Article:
Dueling In The 19th Century

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While today many would view a battle between two men to preserve their honor as foolish, in the nineteenth century and earlier, men believed dueling was the only resort to maintain this honor and prove their manliness. Dueling began declining since its beginning due to government involvement and modernization. By explaining the history of dueling and the process of its decline, this paper will explain that dueling continued throughout the nineteenth century, despite significant efforts to end it, due to the revival of the idea of honor and tradition due to the French Revolution. A duel was an arranged fight between two individuals who had agreed on the rules and weapon prior to combat. A duel was called when one man felt that he had been …show more content…
Before the 19th century society was heavily influenced by violence, which was synonymous with manliness. Every aspect of society was involved with violence. The government showed violence by holding public executions for the people to watch. This maintained an unconscious, constant feeling of fear. Violence was also spread through literature due to the technological advances in the sixteenth century. When literature first spread many common people were illiterate. Those who were literate would read pamphlets for a profit. The media quickly realized that the stories containing violence drew the most attention and provided the highest …show more content…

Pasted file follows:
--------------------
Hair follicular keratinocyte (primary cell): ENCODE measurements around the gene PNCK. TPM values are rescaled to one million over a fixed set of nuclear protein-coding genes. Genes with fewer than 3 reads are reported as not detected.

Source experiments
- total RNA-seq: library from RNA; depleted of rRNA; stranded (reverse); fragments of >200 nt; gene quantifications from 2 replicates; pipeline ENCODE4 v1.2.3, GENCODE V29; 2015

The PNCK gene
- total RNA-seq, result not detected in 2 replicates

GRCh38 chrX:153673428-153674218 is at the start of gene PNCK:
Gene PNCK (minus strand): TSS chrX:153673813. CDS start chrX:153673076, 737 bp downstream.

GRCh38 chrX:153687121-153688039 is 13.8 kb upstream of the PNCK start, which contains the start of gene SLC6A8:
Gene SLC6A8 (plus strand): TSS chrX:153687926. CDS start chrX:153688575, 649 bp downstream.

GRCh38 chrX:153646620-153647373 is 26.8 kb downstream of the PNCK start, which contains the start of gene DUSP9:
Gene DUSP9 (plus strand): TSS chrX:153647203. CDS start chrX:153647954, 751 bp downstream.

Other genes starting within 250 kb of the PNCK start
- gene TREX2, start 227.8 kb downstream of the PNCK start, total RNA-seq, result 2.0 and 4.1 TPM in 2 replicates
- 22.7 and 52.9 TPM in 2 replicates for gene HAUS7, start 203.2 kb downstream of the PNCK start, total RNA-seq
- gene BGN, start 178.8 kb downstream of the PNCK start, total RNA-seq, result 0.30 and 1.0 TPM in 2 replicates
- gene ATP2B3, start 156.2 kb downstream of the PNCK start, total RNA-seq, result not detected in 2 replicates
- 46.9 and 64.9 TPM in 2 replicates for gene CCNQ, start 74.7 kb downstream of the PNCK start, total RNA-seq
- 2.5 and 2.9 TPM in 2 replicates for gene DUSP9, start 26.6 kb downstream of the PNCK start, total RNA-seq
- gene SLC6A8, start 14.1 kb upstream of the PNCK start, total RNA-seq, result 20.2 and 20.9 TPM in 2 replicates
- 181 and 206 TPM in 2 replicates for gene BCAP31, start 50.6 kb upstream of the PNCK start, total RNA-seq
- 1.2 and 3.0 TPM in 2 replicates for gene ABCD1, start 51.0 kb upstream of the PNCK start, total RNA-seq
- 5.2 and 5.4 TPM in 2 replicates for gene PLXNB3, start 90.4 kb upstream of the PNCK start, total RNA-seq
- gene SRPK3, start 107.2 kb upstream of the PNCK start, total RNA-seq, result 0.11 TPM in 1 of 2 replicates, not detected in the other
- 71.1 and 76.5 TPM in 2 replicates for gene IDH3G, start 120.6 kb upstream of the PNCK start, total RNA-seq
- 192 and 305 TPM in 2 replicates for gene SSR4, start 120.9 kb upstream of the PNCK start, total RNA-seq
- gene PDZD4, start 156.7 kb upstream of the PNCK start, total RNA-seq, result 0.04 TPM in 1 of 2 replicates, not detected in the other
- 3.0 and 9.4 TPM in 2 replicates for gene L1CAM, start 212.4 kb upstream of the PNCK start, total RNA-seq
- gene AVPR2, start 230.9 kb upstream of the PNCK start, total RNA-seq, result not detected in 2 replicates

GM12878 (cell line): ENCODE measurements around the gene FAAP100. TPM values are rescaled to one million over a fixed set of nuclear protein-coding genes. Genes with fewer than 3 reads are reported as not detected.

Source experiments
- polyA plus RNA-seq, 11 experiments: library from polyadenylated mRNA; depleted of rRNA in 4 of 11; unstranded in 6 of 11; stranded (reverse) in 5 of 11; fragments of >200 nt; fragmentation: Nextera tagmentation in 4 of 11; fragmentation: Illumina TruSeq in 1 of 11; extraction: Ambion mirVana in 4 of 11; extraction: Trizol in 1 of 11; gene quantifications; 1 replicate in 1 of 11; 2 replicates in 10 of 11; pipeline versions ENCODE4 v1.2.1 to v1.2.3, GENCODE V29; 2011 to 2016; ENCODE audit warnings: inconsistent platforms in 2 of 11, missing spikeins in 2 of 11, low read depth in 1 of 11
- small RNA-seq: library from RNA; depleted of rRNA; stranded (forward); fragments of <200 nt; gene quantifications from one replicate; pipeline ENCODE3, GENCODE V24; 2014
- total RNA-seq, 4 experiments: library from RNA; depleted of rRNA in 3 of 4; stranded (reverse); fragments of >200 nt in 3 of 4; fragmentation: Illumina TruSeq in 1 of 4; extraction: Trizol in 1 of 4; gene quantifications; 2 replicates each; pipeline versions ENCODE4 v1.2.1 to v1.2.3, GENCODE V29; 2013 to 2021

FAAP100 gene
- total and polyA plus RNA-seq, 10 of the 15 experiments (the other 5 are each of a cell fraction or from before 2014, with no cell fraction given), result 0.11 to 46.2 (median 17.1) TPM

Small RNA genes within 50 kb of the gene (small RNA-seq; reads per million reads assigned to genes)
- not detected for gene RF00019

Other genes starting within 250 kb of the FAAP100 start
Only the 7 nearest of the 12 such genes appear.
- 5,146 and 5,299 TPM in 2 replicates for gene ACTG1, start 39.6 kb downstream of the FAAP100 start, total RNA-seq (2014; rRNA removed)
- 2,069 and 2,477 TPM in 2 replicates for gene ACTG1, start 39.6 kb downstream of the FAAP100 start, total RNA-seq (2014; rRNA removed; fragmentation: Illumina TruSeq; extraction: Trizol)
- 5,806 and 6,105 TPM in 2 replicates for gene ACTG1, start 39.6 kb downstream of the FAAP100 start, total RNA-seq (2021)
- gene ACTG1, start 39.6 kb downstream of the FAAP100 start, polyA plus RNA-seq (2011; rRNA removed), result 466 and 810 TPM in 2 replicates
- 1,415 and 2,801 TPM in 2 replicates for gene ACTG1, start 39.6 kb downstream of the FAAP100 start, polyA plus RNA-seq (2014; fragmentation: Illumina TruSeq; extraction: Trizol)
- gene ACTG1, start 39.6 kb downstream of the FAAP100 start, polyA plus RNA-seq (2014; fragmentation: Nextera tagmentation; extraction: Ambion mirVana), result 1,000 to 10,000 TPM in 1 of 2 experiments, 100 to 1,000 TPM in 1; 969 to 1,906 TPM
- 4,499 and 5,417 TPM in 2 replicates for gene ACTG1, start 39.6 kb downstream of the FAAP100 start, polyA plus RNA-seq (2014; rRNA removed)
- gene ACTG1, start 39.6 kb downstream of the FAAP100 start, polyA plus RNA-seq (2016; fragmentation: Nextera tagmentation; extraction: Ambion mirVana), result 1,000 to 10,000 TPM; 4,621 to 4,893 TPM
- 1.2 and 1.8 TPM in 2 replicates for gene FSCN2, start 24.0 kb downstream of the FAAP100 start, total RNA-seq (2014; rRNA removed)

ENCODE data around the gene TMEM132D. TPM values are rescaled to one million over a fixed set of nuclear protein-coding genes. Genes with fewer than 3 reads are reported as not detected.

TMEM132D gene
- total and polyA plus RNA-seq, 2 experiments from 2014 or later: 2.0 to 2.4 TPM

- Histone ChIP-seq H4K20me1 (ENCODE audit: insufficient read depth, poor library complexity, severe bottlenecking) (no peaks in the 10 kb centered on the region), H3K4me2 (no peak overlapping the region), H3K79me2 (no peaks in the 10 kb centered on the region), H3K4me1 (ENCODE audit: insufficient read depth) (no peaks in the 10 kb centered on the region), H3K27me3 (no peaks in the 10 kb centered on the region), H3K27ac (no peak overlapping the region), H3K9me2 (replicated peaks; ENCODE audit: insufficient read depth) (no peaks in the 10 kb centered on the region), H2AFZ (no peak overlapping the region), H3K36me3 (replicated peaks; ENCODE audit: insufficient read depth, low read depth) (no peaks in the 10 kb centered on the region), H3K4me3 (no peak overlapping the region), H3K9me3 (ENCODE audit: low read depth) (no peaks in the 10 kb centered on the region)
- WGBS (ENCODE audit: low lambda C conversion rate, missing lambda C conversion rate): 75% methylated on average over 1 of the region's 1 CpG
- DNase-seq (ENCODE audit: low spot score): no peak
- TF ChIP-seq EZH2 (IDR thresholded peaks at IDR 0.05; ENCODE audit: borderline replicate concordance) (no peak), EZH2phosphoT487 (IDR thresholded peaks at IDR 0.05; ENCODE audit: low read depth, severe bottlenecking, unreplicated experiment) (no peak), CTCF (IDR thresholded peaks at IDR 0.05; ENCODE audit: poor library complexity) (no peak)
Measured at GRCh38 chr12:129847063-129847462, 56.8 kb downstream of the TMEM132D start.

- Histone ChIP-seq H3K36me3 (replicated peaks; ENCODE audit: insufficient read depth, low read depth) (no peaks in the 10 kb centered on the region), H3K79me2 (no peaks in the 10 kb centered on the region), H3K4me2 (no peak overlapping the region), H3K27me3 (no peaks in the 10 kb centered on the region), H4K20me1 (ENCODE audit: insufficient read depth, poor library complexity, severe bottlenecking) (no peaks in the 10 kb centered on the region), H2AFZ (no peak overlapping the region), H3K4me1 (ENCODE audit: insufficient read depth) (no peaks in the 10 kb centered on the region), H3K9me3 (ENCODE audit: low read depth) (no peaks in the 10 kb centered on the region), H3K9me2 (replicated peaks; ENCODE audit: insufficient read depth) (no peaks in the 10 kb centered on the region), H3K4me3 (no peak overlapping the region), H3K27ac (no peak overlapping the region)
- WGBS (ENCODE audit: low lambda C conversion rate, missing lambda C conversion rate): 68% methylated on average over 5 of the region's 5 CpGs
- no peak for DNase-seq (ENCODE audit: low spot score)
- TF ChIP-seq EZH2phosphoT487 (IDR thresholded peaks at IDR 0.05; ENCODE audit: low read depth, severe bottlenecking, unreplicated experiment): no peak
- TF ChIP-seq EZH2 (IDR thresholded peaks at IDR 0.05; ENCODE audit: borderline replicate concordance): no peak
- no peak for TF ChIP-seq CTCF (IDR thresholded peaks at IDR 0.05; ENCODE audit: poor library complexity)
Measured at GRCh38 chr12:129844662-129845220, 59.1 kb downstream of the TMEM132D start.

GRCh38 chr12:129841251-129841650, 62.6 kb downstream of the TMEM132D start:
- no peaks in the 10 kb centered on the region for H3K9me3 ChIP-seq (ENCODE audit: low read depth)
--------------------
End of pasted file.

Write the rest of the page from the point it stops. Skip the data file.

Participating in a duel proved that men were not afraid to fight for themselves or those they cared for and respected. There was a true fear of being perceived as weak or feminine. Men were held above women because they were capable of handling any situation, usually through the use of violence.
Men also gained their place in the social hierarchy based on masculine honor. To be treated as an equal, men were required to be seen as different from women, who were perceived as weak and therefore lesser. Men followed these ideas of masculine honor because this dictated their social status and ultimately their life.
One had to also uphold one’s honor, which led to fighting in duels. Honor or, a man’s worthiness and respectability that confirmed his place in society, fueled the need for duels. Honor was the only thing that mattered because a man’s honor was his identity. If a man did not uphold his honor he would be ostracized by

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